It is ever more necessary – and expected – to have our processes available online. Our forms, policies and documents must be accessible by a variety of users, whether they use technology in a conventional way or require assistive technologies to navigate.
Because it is both the right thing to do and to comply with our agreement with the Office of Civil Rights (OCR), all documents delivered electronically must be compliant with Web Content Accessibility Guidelines (WCAG). This includes, but is not limited to, documents posted publicly on the website or sent to students, faculty and staff via email.
For documents to be compliant on the website or sent via mass email, they must meet the following standards:
- all text is machine-readable (i.e. selectable using the type tool).
- all non-decorative images have alternative-text descriptions.
- all tables have appropriate headings attached.
- headings are used to indicate document hierarchy.
For common usage, the college recommends creating documents first in Microsoft Word, then converting to PDF format before uploading to the website or sending via email.
Creating Accessible Documents in Word
Making text larger or setting it to bold is not sufficient to tell assistive technologies that something is a heading. Use the Styles tab in Word to set headings for your document. Simply select the line that you would like to make a heading, then click on the appropriate heading type in the Styles tab.
Be sure that you create your headings in a logical order, as if you were outlining the document. For example, Heading 1 should always be used first. Items nested beneath that should use Heading 2. Items nested further should use Heading 3, and so on.
Refer to the Microsoft website for further information on creating Headers in Word.
The Lists tools should be used for creating bulleted or numbered lists, rather than trying to hand-number list items or demark them with dashes. If you do either of those, Word will attempt to intuit what type of list you are creating and may autocorrect your formatting. To avoid mistakes, it is best to begin lists by using Word’s built-in tools to format and set levels.
Use Meaningful Language
“Click here” does not give users any indication of the information they will find at a given link. When creating a link, be sure to use language that provides relevant information about its destination. Highlight the text you will use, right click and select Hyperlink. Include the URL in the Address field and select OK.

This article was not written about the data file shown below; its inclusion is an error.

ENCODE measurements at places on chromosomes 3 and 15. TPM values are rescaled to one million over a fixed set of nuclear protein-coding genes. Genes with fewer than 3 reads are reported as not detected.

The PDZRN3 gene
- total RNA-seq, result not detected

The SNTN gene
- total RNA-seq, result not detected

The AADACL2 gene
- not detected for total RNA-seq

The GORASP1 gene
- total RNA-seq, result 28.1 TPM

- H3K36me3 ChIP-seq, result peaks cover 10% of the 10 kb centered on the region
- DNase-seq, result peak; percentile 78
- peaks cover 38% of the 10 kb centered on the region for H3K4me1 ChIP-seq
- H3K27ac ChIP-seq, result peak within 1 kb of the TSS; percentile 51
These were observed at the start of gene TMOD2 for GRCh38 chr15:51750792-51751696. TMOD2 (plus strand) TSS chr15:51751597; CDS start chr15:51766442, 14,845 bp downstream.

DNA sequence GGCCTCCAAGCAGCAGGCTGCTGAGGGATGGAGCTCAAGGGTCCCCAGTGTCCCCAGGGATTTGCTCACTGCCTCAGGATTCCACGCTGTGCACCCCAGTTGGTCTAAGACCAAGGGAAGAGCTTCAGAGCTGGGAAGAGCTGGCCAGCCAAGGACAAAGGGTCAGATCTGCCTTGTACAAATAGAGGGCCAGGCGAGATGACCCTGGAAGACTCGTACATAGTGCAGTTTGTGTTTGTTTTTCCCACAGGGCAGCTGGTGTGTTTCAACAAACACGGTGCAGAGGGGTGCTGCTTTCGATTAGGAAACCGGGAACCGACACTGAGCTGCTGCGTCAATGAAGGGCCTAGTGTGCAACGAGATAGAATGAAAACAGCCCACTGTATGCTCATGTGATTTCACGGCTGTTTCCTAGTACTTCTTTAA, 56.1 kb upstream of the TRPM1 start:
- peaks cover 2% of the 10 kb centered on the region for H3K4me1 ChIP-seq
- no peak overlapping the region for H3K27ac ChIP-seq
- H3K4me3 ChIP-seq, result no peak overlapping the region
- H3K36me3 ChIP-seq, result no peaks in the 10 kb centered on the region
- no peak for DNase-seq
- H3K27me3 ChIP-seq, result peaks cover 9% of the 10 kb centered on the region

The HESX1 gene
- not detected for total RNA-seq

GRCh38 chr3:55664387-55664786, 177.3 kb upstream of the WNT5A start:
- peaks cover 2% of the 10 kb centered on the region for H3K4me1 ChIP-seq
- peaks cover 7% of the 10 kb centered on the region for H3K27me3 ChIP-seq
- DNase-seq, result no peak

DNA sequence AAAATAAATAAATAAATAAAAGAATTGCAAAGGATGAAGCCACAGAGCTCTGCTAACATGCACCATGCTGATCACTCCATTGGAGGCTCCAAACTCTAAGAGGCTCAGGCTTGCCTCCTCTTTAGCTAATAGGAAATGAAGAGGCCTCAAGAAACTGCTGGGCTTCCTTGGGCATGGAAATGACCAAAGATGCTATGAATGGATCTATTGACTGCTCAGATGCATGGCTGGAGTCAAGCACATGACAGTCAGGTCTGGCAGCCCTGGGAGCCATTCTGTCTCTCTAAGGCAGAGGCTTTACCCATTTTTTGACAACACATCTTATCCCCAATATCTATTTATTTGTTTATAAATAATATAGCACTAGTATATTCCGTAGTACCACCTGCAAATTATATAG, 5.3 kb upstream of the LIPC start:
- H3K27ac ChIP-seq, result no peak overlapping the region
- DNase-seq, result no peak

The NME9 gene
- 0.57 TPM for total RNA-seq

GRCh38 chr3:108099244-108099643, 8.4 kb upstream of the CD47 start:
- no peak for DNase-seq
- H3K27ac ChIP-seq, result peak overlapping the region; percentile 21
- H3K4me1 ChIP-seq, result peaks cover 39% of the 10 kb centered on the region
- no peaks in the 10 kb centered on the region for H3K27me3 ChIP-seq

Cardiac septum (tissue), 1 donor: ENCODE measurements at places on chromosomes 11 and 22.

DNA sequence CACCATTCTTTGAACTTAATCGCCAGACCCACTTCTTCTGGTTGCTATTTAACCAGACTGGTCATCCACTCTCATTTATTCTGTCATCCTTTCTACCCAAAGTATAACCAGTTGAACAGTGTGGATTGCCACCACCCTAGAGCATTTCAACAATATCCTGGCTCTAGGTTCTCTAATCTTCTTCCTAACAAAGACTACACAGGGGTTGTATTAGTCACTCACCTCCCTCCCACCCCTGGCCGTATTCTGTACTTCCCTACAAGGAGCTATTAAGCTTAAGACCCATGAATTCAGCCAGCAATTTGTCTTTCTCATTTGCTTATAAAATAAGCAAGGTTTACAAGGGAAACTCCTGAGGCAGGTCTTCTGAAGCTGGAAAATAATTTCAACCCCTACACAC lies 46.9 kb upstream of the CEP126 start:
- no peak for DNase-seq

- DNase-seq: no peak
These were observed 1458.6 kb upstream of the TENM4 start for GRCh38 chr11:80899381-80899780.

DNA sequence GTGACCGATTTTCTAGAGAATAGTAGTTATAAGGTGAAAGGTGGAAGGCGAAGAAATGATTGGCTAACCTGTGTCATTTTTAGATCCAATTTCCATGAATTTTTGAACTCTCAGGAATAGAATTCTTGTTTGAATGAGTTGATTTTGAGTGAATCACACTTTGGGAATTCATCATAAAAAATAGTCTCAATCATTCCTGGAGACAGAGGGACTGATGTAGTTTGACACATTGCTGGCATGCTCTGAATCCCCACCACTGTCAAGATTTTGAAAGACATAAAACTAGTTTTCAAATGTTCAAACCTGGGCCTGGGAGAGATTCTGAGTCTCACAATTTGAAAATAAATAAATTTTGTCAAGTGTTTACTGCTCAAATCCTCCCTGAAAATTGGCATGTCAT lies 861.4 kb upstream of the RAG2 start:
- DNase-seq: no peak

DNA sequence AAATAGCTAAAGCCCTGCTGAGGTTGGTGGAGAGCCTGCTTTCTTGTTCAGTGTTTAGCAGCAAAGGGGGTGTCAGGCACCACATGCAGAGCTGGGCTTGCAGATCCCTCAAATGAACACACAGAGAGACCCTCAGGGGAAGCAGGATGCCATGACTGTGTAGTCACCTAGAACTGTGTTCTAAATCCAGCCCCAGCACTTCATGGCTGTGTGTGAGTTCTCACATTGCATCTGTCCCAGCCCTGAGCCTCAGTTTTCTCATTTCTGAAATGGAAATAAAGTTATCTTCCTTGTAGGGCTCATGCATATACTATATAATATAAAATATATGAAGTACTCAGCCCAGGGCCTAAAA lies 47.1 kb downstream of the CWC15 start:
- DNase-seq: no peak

Add Alternative Text to Images
Images should never be used as a replacement for text. Any images intending to accompany or convey information must have alternative (“alt”) text. You can enter alt text by right-clicking an image and selecting Picture. Once in the Format Picture dialog, select Alt Text and enter a description of the image in the Description field.
Format Tables Correctly
Avoid tables entirely, if you can reasonably do so, as they are most frequently the cause of accessibility issues. Do not use tables simply to format information visually (i.e. creating lists or placing two items side-by-side on the page).
When you must use tables to convey data, make them as simple as possible. Use only one heading per row or column, and do not have cells that span multiple rows or columns.
For simple tables, you must only define column headers. To do this in Word, select that row, then right click the row and select Table Properties to bring up the Table Properties dialog. From there, click the Row tab, and check the checkbox that says Repeat as header row at the top of each page.
Refer to the Microsoft website for further information on creating accessible tables in Word.
Tabular Data in Excel
While you may be used to working with tabular data in Excel format, it is important to note that Excel files cannot be directly converted to accessible PDFs using these instructions. If your document requires data from an Excel spreadsheet, your best option is to copy and paste that data into a table in Microsoft Word.
Generally speaking, Excel files should only be used when your document contains nothing but tabular data, and you are using Excel functions to process that data in some way. If you have any type of content explaining or interpreting the data, or if your content consists of multiple tables under different headings, use a Word document.
Check your Document
Microsoft provides its own tool for evaluating documents for accessibility. You can use the built-in Accessibility Checker to find accessibility issues with your document, and see how they can be corrected. To use this tool in Word:
- Select File > Info.
- Select the Check for Issues button.
- In the dropdown, select Check Accessibility.
- The Accessibility Checker pane will appear next to your content and display your results.
- To see information on why and how to fix an issue, under Inspection Results, select an issue from the list.
- Under Additional Information, you will see an explanation of the issue and instructions on how to fix it.
Save as a PDF
Due to the widespread availability of in-browser PDF viewers, it is recommended that digital documents be provided in PDF format.
To save your accessible Word document as a PDF:
- Select File > Save As…
- From the Save as type dropdown, select PDF.
- Click the Options button when it appears.
- Under Include non-printing information, ensure that Create bookmarks using Headings and Document structure tags for accessibility are selected.
- Click OK.
- Click Save.
Accessibility Checklist for Word Documents
Following the above steps should, in most cases, allow you to create a WCAG-compliant document able to be used on the SUNY Morrisville website and in mass emails.
For more complex documents, the U.S. Department of Health & Human Services provides a comprehensive checklist of accessibility requirements for Word documents, as well as a similar checklist for PDFs.